$1,000 at Motorola
- Sleek and premium design
- Outstanding display
- Battery life is fantastic
- Great cameras
- Has wireless charging and a headphone jack
- Very expensive
- Exclusive to Verizon in the U.S.
Setting out to craft its highest-end smartphone in years, Motorola created the Edge+. It’s designed to compete with the best of what Samsung and Apple have to offer, and it does a darn good job. The Motorola Edge+ has fantastic hardware, a truly stunning display, and all of the high-end specifications you could ask for. Assuming you’re OK with the high price and exclusivity to Verizon Wireless, it’s 2020’s sleeper hit.
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- Curved display is stunning
- AMOLED screen with 90Hz refresh rate
- Excellent performance
- Long-lasting battery
- Unlocked for all carriers
- Bad cameras
- No wireless charging
- Cheaper build
The goal of the Motorola Edge is simple — offer 80% of the Edge+ experience for hundreds of dollars less and make it unlocked for all U.S. carriers. Using the Motorola Edge is a joy, as it has the exact same display, great performance, and top-notch battery life of the Edge+. You need to put up with some pretty mediocre cameras and no wireless charging in exchange for that lower price, but depending on your budget, it could be the better buy.
Motorola’s Edge series of phones marks its return to the flagship space, and with both the Edge and Edge+, the company has crafted two very good Android phones. The Edge+ is the best of the duo, offering the highest-end specs and most premium experience currently offered by Motorola. Compared to the regular Edge, you benefit from a more capable processor, vastly better cameras, and extra goodies like wireless charging and a metal design. You make a few compromises here and there with its less expensive sibling, but the day-to-day experience of using the Edge feels almost as good as the Edge+ while costing considerably less money.
Motorola Edge+ vs. Edge Price and availability
The Motorola Edge+ and Edge have a lot in common, but when it comes to the phones’ pricing and availability, this is where we see some of the biggest differences. The Edge+ is the most expensive of the two devices with a retail price of $1,000, whereas the Edge costs considerably less at just $700.
Even more important is how you’re able to buy the two phones. The cheaper Motorola Edge is sold as a universally unlocked smartphone, meaning it’s compatible with every U.S. carrier. Whether you have AT&T, Sprint/T-Mobile, Verizon, or any smaller wireless provider, the Motorola Edge should work without a hitch.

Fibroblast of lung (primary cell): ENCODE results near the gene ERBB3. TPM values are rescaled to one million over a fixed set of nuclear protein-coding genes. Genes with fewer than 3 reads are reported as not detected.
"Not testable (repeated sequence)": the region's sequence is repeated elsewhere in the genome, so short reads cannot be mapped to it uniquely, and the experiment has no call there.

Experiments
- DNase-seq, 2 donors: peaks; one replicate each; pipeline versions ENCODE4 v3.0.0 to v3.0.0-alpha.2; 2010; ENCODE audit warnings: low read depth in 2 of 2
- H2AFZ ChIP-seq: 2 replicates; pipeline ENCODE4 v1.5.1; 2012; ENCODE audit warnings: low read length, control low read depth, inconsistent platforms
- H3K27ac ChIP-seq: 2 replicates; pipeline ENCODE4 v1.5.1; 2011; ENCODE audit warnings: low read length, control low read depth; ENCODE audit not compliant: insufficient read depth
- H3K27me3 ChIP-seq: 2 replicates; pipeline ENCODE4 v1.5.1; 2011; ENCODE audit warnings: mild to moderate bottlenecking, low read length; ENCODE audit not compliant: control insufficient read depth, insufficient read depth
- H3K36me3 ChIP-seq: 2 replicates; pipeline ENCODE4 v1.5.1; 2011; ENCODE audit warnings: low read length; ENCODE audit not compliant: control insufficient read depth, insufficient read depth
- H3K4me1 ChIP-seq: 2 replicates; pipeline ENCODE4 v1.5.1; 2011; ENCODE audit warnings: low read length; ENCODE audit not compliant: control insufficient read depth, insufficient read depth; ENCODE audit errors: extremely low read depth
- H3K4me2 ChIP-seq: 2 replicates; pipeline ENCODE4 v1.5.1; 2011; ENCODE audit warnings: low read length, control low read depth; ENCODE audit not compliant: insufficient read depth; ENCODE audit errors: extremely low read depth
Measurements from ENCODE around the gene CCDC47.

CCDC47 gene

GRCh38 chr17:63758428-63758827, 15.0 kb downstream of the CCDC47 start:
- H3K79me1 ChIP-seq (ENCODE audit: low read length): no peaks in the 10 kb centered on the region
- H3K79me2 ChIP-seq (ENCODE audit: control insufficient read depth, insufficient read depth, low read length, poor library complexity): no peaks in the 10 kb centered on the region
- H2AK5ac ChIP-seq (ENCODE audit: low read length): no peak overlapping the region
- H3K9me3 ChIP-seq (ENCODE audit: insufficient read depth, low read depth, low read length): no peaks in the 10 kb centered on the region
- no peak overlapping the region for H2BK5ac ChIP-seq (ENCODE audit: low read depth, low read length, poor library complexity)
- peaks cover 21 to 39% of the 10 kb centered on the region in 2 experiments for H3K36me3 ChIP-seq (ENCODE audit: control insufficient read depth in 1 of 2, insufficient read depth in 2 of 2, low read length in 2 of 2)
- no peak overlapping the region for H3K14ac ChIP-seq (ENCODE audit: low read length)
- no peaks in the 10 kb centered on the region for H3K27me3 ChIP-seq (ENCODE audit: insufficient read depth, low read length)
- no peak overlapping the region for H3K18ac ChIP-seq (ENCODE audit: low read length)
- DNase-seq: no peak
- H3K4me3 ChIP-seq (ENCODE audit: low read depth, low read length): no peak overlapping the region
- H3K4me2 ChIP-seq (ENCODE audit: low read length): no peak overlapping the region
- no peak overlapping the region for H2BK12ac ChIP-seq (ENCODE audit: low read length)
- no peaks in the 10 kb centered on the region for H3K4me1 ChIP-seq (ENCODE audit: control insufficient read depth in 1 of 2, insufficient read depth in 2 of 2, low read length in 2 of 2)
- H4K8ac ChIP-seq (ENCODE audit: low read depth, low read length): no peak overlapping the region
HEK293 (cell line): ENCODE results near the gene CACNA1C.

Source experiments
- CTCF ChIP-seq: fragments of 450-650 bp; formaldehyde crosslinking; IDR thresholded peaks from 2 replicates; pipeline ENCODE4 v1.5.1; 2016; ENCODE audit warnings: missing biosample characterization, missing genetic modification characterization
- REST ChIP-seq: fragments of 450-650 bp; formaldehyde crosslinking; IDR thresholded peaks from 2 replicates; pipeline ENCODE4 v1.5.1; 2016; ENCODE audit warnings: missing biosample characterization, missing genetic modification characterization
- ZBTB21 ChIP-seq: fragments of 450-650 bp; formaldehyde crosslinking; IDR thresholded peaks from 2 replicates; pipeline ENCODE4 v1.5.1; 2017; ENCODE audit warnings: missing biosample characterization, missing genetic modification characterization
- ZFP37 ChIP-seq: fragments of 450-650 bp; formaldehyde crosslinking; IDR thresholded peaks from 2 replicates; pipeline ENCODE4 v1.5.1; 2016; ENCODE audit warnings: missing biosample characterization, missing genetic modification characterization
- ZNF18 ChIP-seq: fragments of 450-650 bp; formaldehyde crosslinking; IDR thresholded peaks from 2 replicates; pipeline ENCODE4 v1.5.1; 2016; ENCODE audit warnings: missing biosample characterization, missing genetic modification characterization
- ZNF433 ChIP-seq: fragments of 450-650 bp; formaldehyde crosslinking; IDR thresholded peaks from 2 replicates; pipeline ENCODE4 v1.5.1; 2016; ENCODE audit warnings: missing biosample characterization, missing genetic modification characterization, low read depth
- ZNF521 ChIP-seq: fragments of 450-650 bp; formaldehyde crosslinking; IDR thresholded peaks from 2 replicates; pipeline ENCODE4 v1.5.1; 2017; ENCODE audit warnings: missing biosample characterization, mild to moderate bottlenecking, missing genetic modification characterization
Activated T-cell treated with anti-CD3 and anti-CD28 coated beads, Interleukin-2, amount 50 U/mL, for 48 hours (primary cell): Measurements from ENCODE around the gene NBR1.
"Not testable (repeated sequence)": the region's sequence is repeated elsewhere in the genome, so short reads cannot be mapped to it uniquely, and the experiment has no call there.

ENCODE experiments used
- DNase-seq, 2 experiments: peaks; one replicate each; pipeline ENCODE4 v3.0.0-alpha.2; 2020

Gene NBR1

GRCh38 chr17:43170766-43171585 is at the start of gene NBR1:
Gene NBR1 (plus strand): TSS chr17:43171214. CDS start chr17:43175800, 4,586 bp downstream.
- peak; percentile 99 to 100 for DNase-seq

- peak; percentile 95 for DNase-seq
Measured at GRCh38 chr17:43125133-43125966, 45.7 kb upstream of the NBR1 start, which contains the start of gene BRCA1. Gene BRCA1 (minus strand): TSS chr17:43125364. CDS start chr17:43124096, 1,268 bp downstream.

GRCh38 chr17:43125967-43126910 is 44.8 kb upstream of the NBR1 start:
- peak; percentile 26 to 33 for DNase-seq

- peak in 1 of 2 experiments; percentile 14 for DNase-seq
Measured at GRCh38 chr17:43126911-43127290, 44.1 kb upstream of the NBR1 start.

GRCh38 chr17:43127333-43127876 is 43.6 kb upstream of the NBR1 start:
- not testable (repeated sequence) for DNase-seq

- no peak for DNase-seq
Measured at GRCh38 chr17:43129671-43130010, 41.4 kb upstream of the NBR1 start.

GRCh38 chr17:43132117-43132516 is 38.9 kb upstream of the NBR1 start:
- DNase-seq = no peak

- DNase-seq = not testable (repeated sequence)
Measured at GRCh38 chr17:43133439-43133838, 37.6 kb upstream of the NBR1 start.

Comparatively, the Edge+ is a Verizon exclusive in the U.S. and can only be used on the Verizon network. That greatly limits the potential audience for the phone, and at the end of the day, is ultimately one of its biggest weaknesses.
Motorola Edge+ vs. Edge Where the Edge+ comes out ahead
The high price and limited availability of the Motorola Edge+ is certainly a bummer, but if you’re already a Verizon customer and can stomach its cost, there’s a lot to like about the phone. It all starts with that display, which is downright stunning. The Edge+ treats you to a 6.7-inch OLED screen with a crisp 2340×1080 resolution, along with a buttery smooth 90Hz refresh rate. This all comes together with the drastically curved edges, which flow over the sides of the phone like a waterfall. This design makes the Edge+ instantly stand out, and when paired with the sturdy metal construction, you end up with one gorgeous-looking phone.
Flipping the Edge+ over and looking at the camera system, you’ll find the best set of cameras Motorola has ever put in a phone. The 108MP primary camera is the star of the show, and it’s joined by a 16MP ultra-wide/macro camera, 8MP telephoto camera, and a time-of-flight sensor for capturing more data with your images. The Edge+ takes very good photos, and while they might not be as flawless as shots taken with a Pixel 4 or Galaxy S20, it’s still a trusty device for preserving memories wherever you go.
Under the hood, the Edge+ continues to impress. It’s powered by the flagship Snapdragon 865 processor, a healthy 12GB of RAM, and 256GB of storage for saving all of your digital files. The 5,000 mAh battery allows for great endurance, and thanks to both 18W wired and 15W wireless charging, it’s easy to refuel the phone whenever you need to.
All of this is backed up by Motorola’s software experience, which is one of the best that Android has to offer. Motorola’s take on Android is one of the best that’s out there, as it preserves the clean aesthetic of stock Android while adding genuinely helpful features where they matter. The phone is also backed by a promise of at least two major OS updates, which is better than what we usually see from the company.